But not all the rhetoric was laudatory. Karimi documents how what she terms a “spiritual elite,” that is religious-minded intellectuals (but not clergy), made a counterclaim on domestic space. For instance, a manual for daily religious practice reflecting the 1970s “addresses everyday consumer behavior and residential spaces ... and attempts to classify them as acceptable or not based on traditional Islamic dichotomy of purity vs. filth” (p. 122); it was a manual to keep the consumer alert to nonconsumer values. Central to Karimi’s argument is that these manuals identified the spiritual dangers of the West by using an imported, Western consumer language: images of Western goods, from alcohol bottles to un-curtained, privacy-exposing, plate-glass windows, became items of anti-desire, as their captions—instead of sales hype—carried moralizing Qur’anic verses with injunctions against their purchase or use. Thus, these manuals were also involved in the circulation of Western consumer goods, albeit as an attractive way to “sell” religious values. Karimi confirms that all camps in the Pahlavi period participated in a thriving, Western style, public “marketplace” of images.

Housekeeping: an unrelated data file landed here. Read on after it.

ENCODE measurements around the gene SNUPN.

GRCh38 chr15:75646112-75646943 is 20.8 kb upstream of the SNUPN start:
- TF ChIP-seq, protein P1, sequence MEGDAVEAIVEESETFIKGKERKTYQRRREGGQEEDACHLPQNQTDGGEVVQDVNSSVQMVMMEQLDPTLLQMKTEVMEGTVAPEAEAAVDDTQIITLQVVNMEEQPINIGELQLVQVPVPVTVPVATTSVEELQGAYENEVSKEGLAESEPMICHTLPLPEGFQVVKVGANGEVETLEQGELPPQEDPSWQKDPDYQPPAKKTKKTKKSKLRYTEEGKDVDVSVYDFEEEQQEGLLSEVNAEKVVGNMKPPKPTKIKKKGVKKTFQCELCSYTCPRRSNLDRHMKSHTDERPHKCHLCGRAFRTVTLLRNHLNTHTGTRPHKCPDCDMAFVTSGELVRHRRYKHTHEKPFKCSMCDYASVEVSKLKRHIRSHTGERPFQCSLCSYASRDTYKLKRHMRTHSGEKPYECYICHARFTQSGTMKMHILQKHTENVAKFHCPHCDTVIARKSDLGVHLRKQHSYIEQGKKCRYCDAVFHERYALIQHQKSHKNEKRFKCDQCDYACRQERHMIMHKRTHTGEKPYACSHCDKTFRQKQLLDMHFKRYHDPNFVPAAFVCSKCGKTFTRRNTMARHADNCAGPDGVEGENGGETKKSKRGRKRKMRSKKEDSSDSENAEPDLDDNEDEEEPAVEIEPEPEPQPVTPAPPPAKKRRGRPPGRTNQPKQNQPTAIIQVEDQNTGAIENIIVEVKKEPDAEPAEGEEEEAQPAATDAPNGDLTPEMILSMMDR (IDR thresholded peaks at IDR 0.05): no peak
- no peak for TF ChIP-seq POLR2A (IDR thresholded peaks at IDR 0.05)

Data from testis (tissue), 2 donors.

The larger picture, then, is of a new consumer culture that both created and demanded what Karimi variously but always correctly calls a culture of “montage,” or of “hybridity,” “collage,” “co-option,” “revising and bridging,” “overlaps,” or “cultural conversions.” It was this consumerist montage that was the new type of modernity. One example of montage is the domestic floor plans that were created in the mid-twentieth century as new housing was built to meet a crisis caused by massive urban renewal and rural to urban migrations. The plans varied according to income, but all attempted to bridge the modern, connecting the official support of small, nuclear families, as well as indoor plumbing and function-specific rooms, with a traditional, inward-focused house with a central courtyard surrounded by areas that served several purposes (at different times of day) and that were used by extended families according to older rules of gender. An example of the acknowledgment, yet spiritual repugnance of the montage, was an articulation in the early Khomeini period, when joint Iranian-Western enterprises were spoken of as religiously prohibited, or “haram.”